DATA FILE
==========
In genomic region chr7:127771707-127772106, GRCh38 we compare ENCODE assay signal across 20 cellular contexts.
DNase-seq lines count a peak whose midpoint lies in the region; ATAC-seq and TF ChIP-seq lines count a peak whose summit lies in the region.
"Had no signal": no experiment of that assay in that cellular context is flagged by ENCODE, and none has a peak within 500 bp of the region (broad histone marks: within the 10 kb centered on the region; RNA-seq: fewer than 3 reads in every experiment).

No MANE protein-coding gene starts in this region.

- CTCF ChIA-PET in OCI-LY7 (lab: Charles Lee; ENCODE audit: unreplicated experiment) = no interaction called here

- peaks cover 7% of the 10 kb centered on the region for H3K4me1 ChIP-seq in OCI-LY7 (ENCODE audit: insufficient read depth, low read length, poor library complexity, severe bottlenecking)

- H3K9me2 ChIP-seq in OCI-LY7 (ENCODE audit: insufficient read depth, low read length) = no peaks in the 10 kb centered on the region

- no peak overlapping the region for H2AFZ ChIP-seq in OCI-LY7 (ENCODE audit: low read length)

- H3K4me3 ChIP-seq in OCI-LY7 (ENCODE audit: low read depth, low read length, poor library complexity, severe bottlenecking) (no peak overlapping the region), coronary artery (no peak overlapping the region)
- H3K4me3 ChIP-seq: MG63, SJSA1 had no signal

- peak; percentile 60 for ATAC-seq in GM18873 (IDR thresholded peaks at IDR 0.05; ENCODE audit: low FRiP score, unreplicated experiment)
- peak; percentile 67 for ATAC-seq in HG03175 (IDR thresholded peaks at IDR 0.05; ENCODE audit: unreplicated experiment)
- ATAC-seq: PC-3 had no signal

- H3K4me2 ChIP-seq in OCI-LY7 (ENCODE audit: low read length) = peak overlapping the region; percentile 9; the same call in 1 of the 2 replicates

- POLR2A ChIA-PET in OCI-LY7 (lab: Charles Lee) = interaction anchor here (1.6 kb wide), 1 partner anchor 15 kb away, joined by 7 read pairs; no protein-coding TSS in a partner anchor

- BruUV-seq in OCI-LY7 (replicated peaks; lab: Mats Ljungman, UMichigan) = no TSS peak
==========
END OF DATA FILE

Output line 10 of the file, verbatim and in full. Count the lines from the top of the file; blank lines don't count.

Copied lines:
- H3K4me3 ChIP-seq: MG63, SJSA1 had no signal